Even if he did, though, it isn't immediately obvious that quality spin is Pakistan's competitive advantage over England. Zahid Mahmood conceded more runs on debut last week than any bowler in history and his first-class form doesn't suggest much different. Abrar Ahmed, though impressive in the first-class Quaid-e-Azam Trophy, is yet to make his debut, with allrounder Mohammad Nawaz the left-arm option. Sajid Khan and Nauman Ali, the two spinners Pakistan used against Australia, struggled to have an impact, and there's little to follow after them that might indicate the bounties of the UAE era are anywhere close to imminent.
By contrast, England's leading spinner Jack Leach has played twice as many Tests as all three combined, and is two wickets away from 100 Test wickets. He has operated as England's lead spinner in the West Indies, Australia, India and Sri Lanka, and took ten wickets in a Test in a recent series win at home over New Zealand. He took the final wicket under the setting sun in Rawalpindi last week. If Pakistan do indeed get the pitch they're after, there's little to indicate Leach wouldn't be the biggest beneficiary.
A turning pitch might of course serve as a carapace against the destructive power of England's batting line-up, levelling the playing surface by making attacking shots even more high-risk. But Pakistan haven't yet created a home template they can be comfortable with, and the security blanket of what their predecessors did in the UAE is too tempting not to reach for. The insecurity is perhaps natural for a side that hasn't yet established a clear Test identity like Misbah's UAE team did, as is the desire to try and recreate the only successful template this crop of Pakistan players has seen.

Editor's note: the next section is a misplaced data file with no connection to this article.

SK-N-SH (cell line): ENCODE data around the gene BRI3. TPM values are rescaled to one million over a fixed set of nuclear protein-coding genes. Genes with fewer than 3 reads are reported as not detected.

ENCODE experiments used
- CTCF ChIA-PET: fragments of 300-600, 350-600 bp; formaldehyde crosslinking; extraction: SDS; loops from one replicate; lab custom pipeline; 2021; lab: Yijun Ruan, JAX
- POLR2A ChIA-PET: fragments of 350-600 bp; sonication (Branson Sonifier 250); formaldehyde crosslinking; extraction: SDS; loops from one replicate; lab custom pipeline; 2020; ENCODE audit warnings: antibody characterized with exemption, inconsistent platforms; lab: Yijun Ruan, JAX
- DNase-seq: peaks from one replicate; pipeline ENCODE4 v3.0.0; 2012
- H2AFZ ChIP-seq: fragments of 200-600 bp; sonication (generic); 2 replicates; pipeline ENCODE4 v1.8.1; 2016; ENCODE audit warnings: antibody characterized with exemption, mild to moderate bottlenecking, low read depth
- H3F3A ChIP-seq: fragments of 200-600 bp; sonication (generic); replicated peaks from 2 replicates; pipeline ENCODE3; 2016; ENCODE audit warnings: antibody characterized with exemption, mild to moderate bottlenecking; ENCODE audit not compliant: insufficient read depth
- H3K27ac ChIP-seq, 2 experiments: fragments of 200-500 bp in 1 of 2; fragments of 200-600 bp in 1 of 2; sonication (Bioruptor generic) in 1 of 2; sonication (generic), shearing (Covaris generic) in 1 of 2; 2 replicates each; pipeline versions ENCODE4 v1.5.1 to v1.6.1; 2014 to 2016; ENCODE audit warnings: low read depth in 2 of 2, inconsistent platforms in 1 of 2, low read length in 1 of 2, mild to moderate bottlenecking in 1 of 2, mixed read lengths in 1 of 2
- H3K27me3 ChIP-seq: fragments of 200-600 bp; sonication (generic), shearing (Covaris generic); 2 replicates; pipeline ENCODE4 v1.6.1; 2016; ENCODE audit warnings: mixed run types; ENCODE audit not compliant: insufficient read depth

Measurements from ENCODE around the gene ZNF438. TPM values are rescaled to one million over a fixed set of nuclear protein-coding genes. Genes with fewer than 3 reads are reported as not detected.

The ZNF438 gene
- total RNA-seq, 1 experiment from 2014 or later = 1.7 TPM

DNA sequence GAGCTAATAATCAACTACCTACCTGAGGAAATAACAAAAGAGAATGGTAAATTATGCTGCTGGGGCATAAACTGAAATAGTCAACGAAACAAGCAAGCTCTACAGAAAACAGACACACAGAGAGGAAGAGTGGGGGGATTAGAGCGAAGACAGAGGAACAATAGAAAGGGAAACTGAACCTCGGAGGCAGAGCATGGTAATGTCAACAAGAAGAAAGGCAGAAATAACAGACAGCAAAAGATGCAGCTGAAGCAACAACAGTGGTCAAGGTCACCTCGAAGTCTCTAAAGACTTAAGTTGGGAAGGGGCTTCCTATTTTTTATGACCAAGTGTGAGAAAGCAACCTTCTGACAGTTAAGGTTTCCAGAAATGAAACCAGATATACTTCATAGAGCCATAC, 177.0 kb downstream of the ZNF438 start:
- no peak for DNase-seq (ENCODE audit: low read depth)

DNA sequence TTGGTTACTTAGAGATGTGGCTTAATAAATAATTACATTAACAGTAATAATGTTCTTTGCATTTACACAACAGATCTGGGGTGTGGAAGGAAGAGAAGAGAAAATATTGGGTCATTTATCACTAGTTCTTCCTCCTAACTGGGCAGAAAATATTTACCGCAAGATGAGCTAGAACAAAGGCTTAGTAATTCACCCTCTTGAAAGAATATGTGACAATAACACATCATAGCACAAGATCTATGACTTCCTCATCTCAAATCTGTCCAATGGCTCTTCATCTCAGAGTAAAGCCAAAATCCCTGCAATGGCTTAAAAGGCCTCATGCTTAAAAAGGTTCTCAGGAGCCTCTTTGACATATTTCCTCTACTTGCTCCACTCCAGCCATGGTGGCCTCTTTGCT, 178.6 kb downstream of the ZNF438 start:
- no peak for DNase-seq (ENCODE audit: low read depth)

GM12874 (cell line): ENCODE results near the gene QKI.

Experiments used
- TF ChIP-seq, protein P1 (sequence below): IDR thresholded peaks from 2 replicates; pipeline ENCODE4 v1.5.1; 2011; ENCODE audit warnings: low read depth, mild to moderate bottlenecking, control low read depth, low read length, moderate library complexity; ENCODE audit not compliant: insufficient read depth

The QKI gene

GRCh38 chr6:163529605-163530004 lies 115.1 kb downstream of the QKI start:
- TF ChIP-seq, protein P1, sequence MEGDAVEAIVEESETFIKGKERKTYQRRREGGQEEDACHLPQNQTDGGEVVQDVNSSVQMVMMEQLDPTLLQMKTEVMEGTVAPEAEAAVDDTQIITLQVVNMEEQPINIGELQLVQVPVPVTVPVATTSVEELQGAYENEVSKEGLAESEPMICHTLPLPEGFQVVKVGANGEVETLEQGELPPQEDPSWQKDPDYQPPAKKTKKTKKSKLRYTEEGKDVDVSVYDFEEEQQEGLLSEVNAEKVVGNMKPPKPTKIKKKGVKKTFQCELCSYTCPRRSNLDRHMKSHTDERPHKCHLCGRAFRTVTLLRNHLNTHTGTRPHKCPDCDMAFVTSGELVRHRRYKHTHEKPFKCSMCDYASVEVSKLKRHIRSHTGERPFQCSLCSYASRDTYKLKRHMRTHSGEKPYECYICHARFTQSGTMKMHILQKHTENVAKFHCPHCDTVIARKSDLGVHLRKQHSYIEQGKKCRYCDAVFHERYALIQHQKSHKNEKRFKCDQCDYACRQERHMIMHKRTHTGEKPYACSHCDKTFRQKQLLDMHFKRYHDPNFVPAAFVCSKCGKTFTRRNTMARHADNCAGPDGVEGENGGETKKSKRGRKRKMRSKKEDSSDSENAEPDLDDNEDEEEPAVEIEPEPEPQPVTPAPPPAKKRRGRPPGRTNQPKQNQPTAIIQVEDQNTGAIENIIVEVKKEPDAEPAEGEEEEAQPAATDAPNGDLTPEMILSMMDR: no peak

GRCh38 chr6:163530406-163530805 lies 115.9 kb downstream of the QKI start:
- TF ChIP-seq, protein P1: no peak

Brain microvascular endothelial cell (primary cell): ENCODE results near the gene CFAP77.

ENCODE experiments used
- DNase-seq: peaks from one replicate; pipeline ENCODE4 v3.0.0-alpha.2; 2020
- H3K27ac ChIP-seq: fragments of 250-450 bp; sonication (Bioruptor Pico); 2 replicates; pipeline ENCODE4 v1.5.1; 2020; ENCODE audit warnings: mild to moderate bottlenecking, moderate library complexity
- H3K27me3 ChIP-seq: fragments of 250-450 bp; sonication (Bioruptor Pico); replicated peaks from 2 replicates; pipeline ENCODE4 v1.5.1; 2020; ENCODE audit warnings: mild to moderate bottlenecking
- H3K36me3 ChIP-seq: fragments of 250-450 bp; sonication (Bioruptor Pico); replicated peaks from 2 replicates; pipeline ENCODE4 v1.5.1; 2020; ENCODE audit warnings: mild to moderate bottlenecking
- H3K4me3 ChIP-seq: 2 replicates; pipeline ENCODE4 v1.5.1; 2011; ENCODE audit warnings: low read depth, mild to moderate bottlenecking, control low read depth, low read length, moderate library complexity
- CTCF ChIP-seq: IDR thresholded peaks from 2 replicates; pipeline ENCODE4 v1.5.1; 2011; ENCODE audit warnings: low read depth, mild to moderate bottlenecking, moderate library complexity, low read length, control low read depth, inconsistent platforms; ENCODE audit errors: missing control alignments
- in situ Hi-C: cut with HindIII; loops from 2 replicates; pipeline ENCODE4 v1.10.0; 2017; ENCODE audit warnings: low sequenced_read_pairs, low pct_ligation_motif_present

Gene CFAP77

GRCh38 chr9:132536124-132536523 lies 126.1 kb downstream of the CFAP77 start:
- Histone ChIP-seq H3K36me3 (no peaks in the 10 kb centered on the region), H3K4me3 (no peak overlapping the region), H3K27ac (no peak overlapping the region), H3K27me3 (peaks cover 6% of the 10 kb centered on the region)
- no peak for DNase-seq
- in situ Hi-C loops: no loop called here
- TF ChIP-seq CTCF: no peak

Having been supremely successful in building a home away from home, Pakistan seem to be struggling to recall what they enjoyed about home in the first place, in the years before 2009, before circumstances pushed them out into the Arabian desert. It might be down to the youth of this side; no one from Pakistan's current squad played international cricket in Pakistan before 2009. As such, there's little to fall back on when Pakistan need to return to basics, as they might feel they do now after four winless home Tests; there was never a longer barren streak during Pakistan's entire time in the UAE.